Get Your Mind On The Game
January 29, 2015
There’s more to Super Bowl XLIX than deflated footballs. A whole lot more.
For those of you who are ready to watch some football instead of talking about deflated balls, here is some vital information to get you ready for Sunday’s matchup between New England and Seattle in Arizona. Instead of figuring out who is lying about the deflated balls, use this information to make yourself sound educated about what you see on the screen (between the commercials).
The game will likely come down to who ever wins the battle between Seattle’s pass rush versus New England’s offensive line. If Tom Brady is allowed to get set in the pocket and survey the field for open receivers, bad things are usually going to happen to the opposing defense. It is up to Seattle’s front seven to make Brady uncomfortable enough so his throwing delivery (with a legal football) begins to falter. Seattle’s defense, led by its pass rush, has drawn acclaim for allowing a league-low 185.6 passing yards a game. What we don’t know is can the Patriots’ offensive line stand up to the pressure. The experts have been saying that this group improved from the start of the season to playoff time more then any other offensive front. We will see on Sunday who wins this pivotal battle. I like the Seahawks to give Brady trouble.
You know what I also like. I like Seattle quarterback Russell Wilson’s record against Super Bowl winning quarterbacks. Those who partake in festivities in Las Vegas would call this a trend. Wilson is 10-0 career vs. Super Bowl winning quarterbacks (3-0 vs. Aaron Rodgers; 2-0 vs. Eli Manning; 2-0 vs. Peyton Manning; 2-0 vs. Drew Brees; 1-0 vs. Tom Brady). He’ll try to make it 11-0 as the Seahawks go against Brady.
Prior to Deflate-Gate, New England was making news by fooling playoff opponents with their use of eligible and ineligible receivers. And they were successful with the gimmick. The Patriots, at different times during games, jumble which players are eligible and ineligible receivers.
They do this with offensive linemen and this can cause confusion among opposing defenses and the officiating crews trying to keep track. Defenses are trained that players with uniform numbers in the 60’s and 70’s are not athletic types who catch footballs, One example came in the AFC championship game against Indianapolis when tackle-eligible Nate Solder caught a touchdown pass. Even with the Seahawks having an extra week to prepare, New England could have a slew of funky new formations ready to roll that could catch Seattle off-guard.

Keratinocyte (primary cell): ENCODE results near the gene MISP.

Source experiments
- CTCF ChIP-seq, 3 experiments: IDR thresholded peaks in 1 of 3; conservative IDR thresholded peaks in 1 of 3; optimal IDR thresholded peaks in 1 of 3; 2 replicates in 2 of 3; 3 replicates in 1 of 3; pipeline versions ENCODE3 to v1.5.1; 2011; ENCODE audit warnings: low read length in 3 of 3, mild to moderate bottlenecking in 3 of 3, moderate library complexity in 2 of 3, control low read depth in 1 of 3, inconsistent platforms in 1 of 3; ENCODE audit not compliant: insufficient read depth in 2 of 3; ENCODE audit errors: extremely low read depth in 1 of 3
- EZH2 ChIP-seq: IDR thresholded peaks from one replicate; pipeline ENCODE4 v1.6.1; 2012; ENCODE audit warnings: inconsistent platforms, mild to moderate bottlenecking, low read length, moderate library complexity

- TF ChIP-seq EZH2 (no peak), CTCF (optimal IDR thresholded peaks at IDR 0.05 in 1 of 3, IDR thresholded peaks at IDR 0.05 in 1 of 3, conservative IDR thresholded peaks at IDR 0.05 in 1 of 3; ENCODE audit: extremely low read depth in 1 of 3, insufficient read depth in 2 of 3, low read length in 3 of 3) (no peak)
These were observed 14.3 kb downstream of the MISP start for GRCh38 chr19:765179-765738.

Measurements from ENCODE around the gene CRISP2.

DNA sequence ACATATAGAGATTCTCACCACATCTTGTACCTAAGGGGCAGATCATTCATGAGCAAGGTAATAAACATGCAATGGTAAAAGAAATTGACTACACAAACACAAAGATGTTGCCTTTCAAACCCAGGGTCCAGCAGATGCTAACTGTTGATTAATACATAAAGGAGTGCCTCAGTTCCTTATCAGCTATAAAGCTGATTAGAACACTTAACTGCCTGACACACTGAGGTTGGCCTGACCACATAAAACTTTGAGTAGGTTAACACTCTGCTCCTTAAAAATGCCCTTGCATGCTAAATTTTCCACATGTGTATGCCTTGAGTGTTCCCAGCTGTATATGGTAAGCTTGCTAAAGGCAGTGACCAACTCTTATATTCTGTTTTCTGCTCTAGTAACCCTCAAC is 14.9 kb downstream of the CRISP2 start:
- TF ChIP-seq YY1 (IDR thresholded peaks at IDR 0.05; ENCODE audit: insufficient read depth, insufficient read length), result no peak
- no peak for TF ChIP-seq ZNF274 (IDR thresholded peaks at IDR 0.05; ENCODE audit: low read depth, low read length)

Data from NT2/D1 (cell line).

Special teams are always important in a winner take all game it seems. Seattle got a boost last year in last season’s Super Bowl when Percy Harvin returned the opening kickoff of the second half for a touchdown. They actually keep cumulative stats for each team’s complete special teams unit. Impress your friends when you tell them that Seattle ranked 17 in the league this year in special teams compared to New England’s third.
Those are regular season stats. The Seahawks did come up big in the NFC title game against Green Bay two weeks ago when they scored a touchdown on a fake field goal and recovered an onside kick late during their comeback.
Seattle entered the playoffs with a six-game winning streak. The last team to win the Super Bowl with a winning streak of five games or more going into the playoffs was the 2003 Patriots, who were riding a 12-game streak heading into the postseason. I like the Seahawks for that reason and because of their defense. It is all about the D for me. Seattle once again heads into the Super Bowl with the league’s best defense. It was ranked first in points per game (15.9), first in yards per game (267.1), third in rushing yards per game (81.5) and first in passing yards per game (185.6).
One final thought on Deflate-Gate. I think the public’s fascination with the controversy surrounding New England is more based on catching someone famous in a lie. I just don’t see what all the fuss is over a few pounds of air pressure in a football. It has to be about the possible lie and the breaking of rules. Just think if we held our politicians to this high level of scrutiny on much more important subjects.
Anyway, back to the game. I like Seattle pulling away late. It has the makings of a classic. Enjoy.